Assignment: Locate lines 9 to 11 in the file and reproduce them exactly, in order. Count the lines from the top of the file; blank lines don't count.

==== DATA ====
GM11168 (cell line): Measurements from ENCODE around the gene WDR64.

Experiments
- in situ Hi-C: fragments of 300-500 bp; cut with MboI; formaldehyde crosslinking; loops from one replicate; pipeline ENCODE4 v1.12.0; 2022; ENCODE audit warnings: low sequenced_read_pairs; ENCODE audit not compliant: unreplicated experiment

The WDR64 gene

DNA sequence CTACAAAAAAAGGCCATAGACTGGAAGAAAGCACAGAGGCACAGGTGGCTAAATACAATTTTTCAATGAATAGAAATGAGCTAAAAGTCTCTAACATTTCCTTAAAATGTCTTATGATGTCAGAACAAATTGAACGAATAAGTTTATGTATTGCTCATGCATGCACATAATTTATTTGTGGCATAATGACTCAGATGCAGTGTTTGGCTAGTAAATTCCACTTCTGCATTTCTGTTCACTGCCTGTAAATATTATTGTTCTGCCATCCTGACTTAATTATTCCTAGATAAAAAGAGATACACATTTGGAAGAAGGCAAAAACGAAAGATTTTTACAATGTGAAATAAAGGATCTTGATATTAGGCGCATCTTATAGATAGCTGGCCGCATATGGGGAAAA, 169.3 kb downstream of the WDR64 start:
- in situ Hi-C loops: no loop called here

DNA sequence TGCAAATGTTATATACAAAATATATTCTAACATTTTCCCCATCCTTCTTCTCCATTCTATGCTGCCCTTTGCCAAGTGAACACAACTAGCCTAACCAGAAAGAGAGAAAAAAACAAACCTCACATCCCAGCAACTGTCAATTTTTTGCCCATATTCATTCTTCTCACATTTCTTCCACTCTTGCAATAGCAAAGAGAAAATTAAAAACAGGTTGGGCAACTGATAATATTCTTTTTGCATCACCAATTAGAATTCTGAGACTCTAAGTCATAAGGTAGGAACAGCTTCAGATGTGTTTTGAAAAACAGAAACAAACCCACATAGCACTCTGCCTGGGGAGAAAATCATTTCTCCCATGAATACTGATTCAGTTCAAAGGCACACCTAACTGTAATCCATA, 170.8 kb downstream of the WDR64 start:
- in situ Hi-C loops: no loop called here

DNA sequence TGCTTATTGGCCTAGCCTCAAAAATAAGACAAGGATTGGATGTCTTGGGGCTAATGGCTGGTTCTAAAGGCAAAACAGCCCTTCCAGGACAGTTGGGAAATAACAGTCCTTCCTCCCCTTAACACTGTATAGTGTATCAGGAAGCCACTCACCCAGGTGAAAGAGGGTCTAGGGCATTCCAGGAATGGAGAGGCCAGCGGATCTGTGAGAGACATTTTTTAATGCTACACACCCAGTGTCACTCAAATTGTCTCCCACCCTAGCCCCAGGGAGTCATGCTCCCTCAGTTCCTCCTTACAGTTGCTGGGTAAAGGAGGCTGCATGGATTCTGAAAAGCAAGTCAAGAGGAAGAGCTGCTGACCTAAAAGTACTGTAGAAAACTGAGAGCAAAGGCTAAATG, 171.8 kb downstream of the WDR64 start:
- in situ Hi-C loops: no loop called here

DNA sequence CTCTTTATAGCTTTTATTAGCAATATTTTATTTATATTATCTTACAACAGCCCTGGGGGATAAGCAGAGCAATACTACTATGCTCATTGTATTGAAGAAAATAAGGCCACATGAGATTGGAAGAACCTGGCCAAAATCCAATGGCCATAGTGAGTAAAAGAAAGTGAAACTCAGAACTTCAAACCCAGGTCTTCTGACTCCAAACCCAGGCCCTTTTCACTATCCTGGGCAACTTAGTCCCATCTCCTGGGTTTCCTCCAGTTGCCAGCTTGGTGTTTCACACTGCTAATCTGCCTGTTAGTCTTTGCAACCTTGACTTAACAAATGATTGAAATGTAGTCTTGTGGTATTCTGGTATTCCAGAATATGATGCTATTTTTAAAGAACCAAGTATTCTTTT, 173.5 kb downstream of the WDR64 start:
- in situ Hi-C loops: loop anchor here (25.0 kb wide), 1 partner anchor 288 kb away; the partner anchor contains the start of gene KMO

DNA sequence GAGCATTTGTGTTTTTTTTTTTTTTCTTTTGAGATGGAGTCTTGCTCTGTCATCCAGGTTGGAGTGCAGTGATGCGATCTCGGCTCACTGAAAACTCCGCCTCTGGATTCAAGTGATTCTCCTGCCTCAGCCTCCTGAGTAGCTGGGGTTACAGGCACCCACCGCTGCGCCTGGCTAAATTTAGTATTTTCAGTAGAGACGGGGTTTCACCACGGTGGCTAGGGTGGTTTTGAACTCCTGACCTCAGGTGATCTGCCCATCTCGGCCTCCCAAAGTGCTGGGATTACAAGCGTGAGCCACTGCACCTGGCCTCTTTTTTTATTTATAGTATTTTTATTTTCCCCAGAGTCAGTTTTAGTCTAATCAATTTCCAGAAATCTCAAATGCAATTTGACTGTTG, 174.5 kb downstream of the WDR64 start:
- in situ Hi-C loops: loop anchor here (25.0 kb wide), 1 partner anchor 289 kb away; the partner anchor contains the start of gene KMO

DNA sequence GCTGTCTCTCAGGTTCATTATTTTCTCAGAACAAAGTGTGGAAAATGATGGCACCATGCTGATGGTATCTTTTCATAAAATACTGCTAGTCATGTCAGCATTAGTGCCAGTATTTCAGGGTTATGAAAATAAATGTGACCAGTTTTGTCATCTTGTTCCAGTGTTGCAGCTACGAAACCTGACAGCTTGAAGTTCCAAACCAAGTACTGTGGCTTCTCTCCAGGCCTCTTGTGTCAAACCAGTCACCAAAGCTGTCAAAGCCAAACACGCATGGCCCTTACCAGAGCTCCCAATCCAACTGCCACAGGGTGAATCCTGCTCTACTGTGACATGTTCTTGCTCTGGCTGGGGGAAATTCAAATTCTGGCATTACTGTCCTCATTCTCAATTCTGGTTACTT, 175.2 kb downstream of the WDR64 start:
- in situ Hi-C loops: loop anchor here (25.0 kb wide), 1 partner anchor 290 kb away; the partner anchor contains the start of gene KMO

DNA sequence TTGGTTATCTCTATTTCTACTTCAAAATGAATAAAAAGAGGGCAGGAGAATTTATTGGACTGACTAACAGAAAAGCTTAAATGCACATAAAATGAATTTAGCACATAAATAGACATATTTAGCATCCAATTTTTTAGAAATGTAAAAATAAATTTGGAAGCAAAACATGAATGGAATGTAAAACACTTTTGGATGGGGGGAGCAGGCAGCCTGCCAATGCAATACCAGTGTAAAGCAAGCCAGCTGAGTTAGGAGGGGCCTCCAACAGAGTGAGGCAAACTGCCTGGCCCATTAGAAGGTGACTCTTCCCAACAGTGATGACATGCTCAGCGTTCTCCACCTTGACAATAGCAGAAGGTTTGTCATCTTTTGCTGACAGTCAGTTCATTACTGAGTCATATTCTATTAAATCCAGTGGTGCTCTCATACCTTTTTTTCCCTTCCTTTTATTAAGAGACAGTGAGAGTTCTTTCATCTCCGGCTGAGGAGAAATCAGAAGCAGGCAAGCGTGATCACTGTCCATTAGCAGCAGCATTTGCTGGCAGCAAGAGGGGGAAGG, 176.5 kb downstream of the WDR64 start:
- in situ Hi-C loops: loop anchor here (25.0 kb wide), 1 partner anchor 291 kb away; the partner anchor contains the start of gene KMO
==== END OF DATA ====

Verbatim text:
DNA sequence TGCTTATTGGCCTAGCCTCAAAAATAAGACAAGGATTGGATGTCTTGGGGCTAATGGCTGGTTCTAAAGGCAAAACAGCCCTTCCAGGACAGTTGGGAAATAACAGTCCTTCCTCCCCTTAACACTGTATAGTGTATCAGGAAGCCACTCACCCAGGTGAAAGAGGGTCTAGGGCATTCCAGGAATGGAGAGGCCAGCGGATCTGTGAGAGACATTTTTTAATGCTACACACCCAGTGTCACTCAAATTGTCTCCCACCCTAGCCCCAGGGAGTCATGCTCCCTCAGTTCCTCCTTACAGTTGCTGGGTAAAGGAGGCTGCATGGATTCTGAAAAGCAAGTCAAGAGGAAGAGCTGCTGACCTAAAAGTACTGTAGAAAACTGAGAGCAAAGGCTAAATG, 171.8 kb downstream of the WDR64 start:
- in situ Hi-C loops: no loop called here

DNA sequence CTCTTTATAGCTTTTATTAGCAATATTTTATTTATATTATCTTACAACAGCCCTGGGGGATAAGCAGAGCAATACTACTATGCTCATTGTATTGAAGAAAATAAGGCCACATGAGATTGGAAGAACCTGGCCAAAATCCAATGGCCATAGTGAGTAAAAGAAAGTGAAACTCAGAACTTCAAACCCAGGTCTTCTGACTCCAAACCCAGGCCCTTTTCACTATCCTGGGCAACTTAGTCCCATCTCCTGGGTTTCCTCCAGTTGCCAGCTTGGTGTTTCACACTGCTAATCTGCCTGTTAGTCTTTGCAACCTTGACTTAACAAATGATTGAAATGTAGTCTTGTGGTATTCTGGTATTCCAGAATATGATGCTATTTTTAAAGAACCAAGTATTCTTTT, 173.5 kb downstream of the WDR64 start: